Marit Benthe Norheim
The Sleepwalkers (1931-32) is a thesis novel with a vengeance. According to Broch, sleepwalkers are people living between vanishing and emerging ethical systems, just as the somnambulist exists in a state between sleeping and walking. The trilogy portrays three representative cases of ''loneliness of the I'' stemming from the collapse of any sustaining system of values. ''The Romantic,'' a subtle parody of 19th-century realism, takes place in Berlin in 1888 and focuses on the Prussian landed gentry. Joachim von Pasenow is a romantic because he clings desperately to values that others regard as outmoded, and this ''emotional lethargy'' lends his personality a certain quaint courtliness but renders him unfit to deal with situations that do not fit into his narrow Junker code, such as his love affair with a passionate lower-class young woman. ''The Anarchist'' moves west to Cologne and Mannheim in 1903 and shifts to the urban working class. The accountant August Esch, who lives by the motto ''business is business,'' seeks an escape into eroticism when he realizes that double-entry bookkeeping cannot balance the ethical debits and credits in the turbulent society of prewar Germany.
- From In Search of the Absolute Novel by By Theodore Ziolkowski, NYT Book Review, Nov. 3, 1985
Broch’s novel The Sleepwalkers was still informed by one of the leading studies on modern aestheticism, Georg Lukács’ Theorie des Romans [Theory of the Novel]. The essay that Broch integrated into The Sleepwalkers, “The Disintegration of Values”, was inspired by Max Weber’s theory (continued by Niklas Luhmann) of the differentiation and autonomy of partial social systems. In the “Epilogue” of this trilogy Broch inaugurated – at the same time going beyond the diagnosis of disintegration – what Lukács had postulated as the task of the modern novel: to discover the contours of a new cosmology in an age of “transcendental homelessness”. But this aesthetic goal is already undercut in the narrative sections of The Sleepwalkers, for it becomes evident that the three parts of the book were intended as a satirical comment on the very typology that Lukács described in the Theory of the Novel. The social and spiritual disintegration, deconstruction, and fragmentation that Broch created and reflected theoretically and poetically in The Sleepwalkers is contrasted at the end of the trilogy by the attempt to explore new possibilities by way of integration, construction, and totality. Therefore, with this particular work Broch still seems to be anchored in the tradition of Modernism. At the same time he not only described the disintegration of the partial value system, but he also took part in the deconstruction of modern aesthetics by satirizing Lukács’ theory ad absurdum.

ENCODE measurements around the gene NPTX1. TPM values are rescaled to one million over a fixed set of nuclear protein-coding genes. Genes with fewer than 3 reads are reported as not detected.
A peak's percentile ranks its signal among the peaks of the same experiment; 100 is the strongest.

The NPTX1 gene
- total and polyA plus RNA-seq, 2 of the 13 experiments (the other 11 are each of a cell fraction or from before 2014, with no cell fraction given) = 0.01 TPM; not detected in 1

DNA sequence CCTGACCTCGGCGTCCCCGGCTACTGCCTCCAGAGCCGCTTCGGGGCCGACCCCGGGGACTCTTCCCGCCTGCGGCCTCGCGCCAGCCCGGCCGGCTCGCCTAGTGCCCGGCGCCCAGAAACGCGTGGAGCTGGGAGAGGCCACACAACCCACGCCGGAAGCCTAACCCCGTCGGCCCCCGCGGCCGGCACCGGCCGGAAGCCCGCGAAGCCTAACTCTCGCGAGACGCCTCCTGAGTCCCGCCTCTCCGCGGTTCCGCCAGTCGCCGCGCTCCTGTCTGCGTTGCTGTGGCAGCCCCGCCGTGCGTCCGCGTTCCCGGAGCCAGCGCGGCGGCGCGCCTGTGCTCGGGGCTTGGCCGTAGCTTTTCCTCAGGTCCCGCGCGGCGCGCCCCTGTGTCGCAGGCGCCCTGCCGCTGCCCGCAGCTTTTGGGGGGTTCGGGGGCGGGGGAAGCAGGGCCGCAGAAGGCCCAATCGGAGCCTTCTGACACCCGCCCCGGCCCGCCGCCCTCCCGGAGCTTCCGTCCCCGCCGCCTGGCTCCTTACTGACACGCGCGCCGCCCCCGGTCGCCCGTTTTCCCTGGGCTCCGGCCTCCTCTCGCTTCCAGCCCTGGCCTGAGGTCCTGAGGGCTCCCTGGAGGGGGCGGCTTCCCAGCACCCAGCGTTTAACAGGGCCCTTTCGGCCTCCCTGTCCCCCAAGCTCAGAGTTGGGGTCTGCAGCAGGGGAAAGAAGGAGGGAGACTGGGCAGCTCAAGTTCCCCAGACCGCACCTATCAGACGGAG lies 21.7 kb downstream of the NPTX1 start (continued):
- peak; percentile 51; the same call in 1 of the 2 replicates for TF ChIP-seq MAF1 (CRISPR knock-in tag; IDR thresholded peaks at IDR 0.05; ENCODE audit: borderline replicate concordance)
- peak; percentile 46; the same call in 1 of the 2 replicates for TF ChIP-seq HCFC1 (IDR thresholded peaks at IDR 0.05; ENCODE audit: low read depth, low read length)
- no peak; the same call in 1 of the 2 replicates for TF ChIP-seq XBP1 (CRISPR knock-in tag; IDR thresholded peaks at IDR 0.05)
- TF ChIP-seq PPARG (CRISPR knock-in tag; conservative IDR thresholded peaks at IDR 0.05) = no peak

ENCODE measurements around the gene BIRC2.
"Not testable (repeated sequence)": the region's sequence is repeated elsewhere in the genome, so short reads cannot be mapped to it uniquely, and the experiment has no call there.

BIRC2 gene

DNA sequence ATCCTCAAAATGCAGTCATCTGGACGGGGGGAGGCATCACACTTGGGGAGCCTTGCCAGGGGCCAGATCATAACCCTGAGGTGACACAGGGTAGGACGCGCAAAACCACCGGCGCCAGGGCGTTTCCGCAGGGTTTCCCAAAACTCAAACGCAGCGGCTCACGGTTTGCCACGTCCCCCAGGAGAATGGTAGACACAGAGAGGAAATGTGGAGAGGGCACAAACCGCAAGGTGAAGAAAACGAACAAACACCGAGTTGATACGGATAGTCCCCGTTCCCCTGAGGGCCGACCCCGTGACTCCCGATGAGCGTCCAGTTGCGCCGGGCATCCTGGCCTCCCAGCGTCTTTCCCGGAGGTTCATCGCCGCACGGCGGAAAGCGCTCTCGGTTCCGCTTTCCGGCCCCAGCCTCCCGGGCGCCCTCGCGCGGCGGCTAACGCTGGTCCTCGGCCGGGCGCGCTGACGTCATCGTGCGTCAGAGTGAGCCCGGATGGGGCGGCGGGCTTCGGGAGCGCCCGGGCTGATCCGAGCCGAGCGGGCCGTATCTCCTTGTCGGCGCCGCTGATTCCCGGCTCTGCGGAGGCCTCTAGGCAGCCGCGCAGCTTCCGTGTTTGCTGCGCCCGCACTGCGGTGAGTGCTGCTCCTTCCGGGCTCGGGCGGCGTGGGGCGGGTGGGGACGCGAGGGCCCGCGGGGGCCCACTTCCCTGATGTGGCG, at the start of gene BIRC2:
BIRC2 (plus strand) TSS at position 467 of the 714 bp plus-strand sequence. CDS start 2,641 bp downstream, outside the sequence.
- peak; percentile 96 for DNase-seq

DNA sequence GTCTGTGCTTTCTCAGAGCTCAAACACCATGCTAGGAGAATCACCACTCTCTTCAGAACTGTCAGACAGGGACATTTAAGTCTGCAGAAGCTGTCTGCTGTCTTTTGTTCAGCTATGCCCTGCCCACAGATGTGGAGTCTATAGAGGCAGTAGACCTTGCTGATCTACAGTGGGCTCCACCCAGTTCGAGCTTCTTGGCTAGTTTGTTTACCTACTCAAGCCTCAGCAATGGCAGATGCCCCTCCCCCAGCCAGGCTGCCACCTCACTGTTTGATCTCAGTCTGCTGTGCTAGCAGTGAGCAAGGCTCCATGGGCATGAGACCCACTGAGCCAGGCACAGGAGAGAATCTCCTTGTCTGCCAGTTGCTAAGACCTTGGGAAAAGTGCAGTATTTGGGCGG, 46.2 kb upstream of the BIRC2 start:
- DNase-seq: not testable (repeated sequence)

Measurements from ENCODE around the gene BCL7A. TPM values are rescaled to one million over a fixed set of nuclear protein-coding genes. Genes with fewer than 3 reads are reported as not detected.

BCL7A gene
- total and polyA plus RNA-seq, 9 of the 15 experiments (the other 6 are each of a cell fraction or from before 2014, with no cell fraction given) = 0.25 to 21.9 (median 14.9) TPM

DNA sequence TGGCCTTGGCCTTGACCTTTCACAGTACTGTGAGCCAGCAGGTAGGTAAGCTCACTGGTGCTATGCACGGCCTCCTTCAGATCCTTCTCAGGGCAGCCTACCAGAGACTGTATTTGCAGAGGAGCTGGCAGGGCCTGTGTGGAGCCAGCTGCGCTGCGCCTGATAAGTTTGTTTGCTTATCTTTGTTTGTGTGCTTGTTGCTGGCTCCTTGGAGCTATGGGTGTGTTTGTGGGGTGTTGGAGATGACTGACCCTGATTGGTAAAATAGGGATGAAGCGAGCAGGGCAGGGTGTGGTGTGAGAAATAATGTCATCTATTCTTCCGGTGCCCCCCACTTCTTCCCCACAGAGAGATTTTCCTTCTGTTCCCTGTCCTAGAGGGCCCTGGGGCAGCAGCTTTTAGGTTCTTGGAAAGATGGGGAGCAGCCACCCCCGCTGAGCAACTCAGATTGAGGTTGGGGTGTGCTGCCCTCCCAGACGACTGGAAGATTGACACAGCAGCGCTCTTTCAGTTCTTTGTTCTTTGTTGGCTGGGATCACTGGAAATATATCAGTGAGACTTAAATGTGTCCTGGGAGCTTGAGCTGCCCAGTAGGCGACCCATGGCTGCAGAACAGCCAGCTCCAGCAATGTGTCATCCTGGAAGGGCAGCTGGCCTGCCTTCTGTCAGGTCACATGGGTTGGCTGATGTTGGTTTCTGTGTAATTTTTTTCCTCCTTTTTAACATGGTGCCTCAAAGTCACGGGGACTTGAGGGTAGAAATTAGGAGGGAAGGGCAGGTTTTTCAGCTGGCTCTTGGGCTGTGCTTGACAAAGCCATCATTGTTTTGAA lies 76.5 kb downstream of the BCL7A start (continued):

- From The Literary Encyclopedia
There is thus a radical difference between The Sleepwalkers and the other great twentieth-century "frescos" (those of Proust, Musil, Thomas Mann, etc.): In Broch, it is the continuity neither of action nor of biography (a character's or a family's) that provides the unity of the whole. It is something else, something less apparent, less apprehensible, something hidden: the continuity of one theme (that of man facing the process of a disintegration of values).
- From Milan Kundera's Notes Inspired by The Sleepwalkers